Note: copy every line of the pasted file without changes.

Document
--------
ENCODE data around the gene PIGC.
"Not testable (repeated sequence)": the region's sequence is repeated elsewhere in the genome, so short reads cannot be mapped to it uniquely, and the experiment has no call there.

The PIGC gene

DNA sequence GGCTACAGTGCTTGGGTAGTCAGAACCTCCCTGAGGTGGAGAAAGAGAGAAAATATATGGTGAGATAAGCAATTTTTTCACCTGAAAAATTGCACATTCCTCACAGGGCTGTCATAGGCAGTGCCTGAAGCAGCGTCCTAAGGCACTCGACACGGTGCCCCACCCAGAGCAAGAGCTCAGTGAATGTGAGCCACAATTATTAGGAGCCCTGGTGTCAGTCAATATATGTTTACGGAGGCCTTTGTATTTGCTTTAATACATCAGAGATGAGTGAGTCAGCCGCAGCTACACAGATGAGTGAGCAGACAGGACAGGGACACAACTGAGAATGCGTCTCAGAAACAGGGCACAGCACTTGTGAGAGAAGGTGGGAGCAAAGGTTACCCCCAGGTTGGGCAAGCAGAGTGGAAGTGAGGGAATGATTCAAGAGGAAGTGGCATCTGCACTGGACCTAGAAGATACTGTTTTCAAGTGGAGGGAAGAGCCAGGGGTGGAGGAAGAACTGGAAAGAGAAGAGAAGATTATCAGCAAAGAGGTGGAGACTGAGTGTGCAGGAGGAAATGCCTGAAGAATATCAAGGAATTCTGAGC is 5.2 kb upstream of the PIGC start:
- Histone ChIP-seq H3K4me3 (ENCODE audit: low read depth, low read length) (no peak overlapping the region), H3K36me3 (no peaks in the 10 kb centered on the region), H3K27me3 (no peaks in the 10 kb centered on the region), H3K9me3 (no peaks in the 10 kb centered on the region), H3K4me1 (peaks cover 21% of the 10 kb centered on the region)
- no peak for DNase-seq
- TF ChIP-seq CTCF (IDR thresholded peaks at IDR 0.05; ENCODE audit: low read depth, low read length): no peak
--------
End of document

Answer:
ENCODE data around the gene PIGC.
"Not testable (repeated sequence)": the region's sequence is repeated elsewhere in the genome, so short reads cannot be mapped to it uniquely, and the experiment has no call there.

The PIGC gene

DNA sequence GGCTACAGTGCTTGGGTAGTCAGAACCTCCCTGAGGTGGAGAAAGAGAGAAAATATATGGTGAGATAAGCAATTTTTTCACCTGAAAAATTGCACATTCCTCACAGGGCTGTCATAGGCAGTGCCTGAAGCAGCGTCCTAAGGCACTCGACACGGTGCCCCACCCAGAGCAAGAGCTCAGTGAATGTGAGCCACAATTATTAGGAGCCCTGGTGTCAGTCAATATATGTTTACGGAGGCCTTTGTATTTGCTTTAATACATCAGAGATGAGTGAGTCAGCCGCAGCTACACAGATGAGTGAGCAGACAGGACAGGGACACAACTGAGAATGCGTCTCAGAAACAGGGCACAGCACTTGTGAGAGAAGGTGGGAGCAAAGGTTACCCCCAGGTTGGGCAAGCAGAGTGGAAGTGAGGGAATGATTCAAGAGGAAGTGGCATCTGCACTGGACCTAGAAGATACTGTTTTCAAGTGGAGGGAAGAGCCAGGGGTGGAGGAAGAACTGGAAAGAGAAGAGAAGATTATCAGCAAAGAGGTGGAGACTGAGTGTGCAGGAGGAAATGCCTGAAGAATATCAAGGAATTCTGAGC is 5.2 kb upstream of the PIGC start:
- Histone ChIP-seq H3K4me3 (ENCODE audit: low read depth, low read length) (no peak overlapping the region), H3K36me3 (no peaks in the 10 kb centered on the region), H3K27me3 (no peaks in the 10 kb centered on the region), H3K9me3 (no peaks in the 10 kb centered on the region), H3K4me1 (peaks cover 21% of the 10 kb centered on the region)
- no peak for DNase-seq
- TF ChIP-seq CTCF (IDR thresholded peaks at IDR 0.05; ENCODE audit: low read depth, low read length): no peak